Living the Dream

Bumping to the rhythm of my dad’s song

By Merisa Sherman

I could hear him. He was there, skiing the line next to me and humming or singing, I’m not really sure which. It was like the two put together although I’m not sure how that could be. I tried to focus on my own turns, on the line of moguls before me but all I could hear was him bum-bum-bumming along to what I later found out was the 1969 song “Hitchin A Ride” by Vanity Fare. It was a song I hadn’t heard in a long time and never with the actual lyrics; I only knew the opening riff “done with a bum bum bum and then a hmmm hmmm hmmmm.”

That’s how I knew the song, because that’s how he always sang it to himself. It’s because he was too busy skiing like water through a line of moguls that he didn’t realize anyone could hear him. Honestly, he wouldn’t have cared. The song must have matched his rhythm, because I could always hear him singing it when we went down a bump run. Or when he was making his super round short radius turns down anything really. He was the kind of skier that the terrain beneath his feet didn’t matter. He was just beautiful.

He was beautiful even though his arms thought he was giving a combination of a ballet recital and a bow before the queen. They were round and flowy, extending to second position after a — I hate to admit publicly — a classic jersey pole flick that he never seemed to break the habit of. One arm went out to the side, so beautifully graceful, and then the other all while his feet made the most beautiful, balanced and rounded turns I still have ever seen. His footwork epitomized that “perfect turn” the ski instructors were always talking about, even if he crossed under rather than crossed over.

It was wondrous to watch him ski, because you just knew he was singing. Even if you couldn’t hear him, you could tell that he was dancing along to some song playing in his head. While everyone else made these jerky, slamming things as they struggled through the late spring bumps, he simply danced. And sang. And skied along in his own little world. It was truly captivating. He wasn’t famous or anything, but you would have noticed him. You would have noticed his unique technique and the way he breathed with each turn as he sang. Or hummed. Or bopped along to the rhythm in his head.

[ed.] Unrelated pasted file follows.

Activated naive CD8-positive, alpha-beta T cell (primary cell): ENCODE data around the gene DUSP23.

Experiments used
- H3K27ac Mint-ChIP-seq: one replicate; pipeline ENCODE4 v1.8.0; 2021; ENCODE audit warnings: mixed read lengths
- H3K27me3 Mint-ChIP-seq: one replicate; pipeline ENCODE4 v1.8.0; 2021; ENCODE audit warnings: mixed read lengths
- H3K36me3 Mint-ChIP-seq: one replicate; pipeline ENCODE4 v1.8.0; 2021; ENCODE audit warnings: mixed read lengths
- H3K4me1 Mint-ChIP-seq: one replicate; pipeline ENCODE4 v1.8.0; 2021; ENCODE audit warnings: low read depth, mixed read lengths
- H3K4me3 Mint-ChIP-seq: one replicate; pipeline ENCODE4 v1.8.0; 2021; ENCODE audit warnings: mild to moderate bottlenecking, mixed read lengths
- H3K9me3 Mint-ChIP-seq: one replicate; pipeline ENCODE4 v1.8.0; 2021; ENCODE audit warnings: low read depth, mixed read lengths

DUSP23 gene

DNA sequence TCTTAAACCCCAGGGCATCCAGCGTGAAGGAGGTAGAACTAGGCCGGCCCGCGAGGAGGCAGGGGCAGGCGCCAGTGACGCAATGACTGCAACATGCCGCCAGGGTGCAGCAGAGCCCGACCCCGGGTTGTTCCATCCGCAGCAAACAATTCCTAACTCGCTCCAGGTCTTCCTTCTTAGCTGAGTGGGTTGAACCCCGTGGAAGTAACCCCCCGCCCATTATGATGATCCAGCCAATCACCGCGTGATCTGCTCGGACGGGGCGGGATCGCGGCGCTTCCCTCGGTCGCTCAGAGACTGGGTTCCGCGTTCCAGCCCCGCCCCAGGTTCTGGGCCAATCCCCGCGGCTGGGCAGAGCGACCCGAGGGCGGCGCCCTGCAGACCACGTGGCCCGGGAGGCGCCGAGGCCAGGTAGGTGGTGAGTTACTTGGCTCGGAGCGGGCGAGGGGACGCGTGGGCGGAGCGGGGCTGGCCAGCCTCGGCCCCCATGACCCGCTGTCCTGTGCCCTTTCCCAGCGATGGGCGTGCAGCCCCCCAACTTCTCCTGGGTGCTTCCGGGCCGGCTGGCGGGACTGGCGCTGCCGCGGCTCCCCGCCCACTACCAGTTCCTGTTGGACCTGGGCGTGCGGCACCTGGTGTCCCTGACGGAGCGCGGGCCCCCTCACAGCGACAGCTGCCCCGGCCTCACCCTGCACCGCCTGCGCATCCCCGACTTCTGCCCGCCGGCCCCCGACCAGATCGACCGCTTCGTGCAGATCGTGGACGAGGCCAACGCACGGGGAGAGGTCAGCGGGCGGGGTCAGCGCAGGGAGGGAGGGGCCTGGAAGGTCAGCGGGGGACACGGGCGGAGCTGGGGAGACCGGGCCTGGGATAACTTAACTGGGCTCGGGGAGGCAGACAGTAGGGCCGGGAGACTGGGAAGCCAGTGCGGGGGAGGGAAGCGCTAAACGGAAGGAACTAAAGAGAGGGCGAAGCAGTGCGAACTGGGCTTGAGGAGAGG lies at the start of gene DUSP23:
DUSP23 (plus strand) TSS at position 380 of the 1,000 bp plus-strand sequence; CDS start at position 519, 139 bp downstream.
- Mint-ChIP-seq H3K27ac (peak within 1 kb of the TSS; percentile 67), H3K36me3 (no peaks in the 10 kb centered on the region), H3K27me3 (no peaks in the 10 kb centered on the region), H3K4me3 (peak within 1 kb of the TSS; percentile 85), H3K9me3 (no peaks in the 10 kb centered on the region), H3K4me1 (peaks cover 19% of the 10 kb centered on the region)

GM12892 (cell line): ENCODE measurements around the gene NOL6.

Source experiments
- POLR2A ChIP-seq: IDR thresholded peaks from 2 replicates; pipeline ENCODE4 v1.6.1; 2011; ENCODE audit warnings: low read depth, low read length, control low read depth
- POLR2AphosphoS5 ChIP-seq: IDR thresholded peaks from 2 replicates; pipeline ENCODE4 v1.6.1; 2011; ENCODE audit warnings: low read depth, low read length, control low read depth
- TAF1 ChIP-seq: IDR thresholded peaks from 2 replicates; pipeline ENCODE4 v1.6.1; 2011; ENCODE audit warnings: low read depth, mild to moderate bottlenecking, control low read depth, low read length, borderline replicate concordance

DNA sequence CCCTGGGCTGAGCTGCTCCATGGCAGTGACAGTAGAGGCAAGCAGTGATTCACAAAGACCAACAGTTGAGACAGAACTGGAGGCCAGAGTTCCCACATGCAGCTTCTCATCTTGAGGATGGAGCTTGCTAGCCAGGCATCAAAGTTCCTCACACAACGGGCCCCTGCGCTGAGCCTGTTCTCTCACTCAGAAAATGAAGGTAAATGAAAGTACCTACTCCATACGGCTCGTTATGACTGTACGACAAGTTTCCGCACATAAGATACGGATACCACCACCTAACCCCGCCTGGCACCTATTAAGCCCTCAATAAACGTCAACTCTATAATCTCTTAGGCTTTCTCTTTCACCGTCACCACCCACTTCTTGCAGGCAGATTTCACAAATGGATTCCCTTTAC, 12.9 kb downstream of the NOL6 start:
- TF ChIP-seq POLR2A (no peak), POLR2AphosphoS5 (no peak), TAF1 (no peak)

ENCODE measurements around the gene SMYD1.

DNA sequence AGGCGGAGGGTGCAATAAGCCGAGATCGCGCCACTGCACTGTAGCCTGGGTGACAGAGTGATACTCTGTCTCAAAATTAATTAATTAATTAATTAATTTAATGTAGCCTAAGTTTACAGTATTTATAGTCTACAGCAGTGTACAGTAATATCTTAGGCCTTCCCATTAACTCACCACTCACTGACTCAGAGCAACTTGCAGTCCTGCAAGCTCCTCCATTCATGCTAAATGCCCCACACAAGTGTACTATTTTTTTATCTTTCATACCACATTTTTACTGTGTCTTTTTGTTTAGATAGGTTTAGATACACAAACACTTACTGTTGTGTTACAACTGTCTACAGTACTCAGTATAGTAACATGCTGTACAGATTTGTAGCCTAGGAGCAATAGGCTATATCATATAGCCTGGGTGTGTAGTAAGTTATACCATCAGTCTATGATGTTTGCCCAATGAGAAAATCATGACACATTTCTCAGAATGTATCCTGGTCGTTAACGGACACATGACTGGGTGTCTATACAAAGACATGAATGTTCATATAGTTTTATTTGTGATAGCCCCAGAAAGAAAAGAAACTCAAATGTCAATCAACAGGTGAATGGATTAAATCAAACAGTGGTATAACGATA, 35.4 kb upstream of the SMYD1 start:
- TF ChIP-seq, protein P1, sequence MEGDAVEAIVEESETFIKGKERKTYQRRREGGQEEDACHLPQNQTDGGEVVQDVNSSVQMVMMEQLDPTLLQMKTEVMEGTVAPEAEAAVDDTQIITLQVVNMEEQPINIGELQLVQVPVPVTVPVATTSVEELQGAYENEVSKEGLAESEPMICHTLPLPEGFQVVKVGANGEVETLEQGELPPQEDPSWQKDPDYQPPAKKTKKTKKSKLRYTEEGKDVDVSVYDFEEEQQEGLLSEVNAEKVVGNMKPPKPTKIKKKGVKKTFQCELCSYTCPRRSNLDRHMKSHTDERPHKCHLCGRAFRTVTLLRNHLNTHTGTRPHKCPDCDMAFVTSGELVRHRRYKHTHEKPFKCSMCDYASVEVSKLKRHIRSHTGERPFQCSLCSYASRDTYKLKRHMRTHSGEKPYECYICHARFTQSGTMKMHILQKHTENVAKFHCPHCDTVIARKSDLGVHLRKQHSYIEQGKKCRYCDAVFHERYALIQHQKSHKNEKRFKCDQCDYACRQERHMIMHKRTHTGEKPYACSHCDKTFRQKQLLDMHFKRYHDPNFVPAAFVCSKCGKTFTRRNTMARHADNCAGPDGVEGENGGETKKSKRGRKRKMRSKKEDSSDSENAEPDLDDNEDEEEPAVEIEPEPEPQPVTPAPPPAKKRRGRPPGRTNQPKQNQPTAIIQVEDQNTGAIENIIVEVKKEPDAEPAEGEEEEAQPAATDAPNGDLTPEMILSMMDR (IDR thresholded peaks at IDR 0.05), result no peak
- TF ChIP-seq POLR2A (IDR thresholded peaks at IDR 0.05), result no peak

I shook my head to try and focus. I couldn’t be hearing that song; it was impossible. I almost stopped mid turn to look around to see where the song was coming from but there was no one around me at all. I mean, it was Superstar in the spring, so of course there were people everywhere but no one that could possibly be singing that song. I myself hadn’t heard it in over eight years. How could anyone know that song? Those lyrics? And sing/hum it in just the right way?

With an eerie gasp, I realized it was coming from me. As I transitioned from the headwall to the flat, it was suddenly obvious that I must be the one singing my dad’s ski song. I was the one who was bum-bum-bumming in time with my turns. This was my dad’s song, the one he sang when he was in the groove. His song, his rhythm, his turns. And now here I was, singing the same song, in the same way and, holy cow, was I skiing as smoothly and beautifully as he did? Was I making his turn shapes and flowing through the moguls?

I hadn’t heard that song since my dad passed away over eight years ago. But I was hearing it now, loud and clear. I don’t believe in the supernatural but I would swear that my dad was there last Friday, skiing down Superstar right beside me. Right where he would be if he was still alive, bumping his way through the day and loving every minute of it. He would have skied all day, then tailgated in the parking lot with the best of them until mom had to pick him up so he could pass out listening to the Yankee game on the radio. My dad would have been in his element and I can only wonder what kind of crazy outfit he would have worn to ski his favorite trail.

Damn, I miss him.

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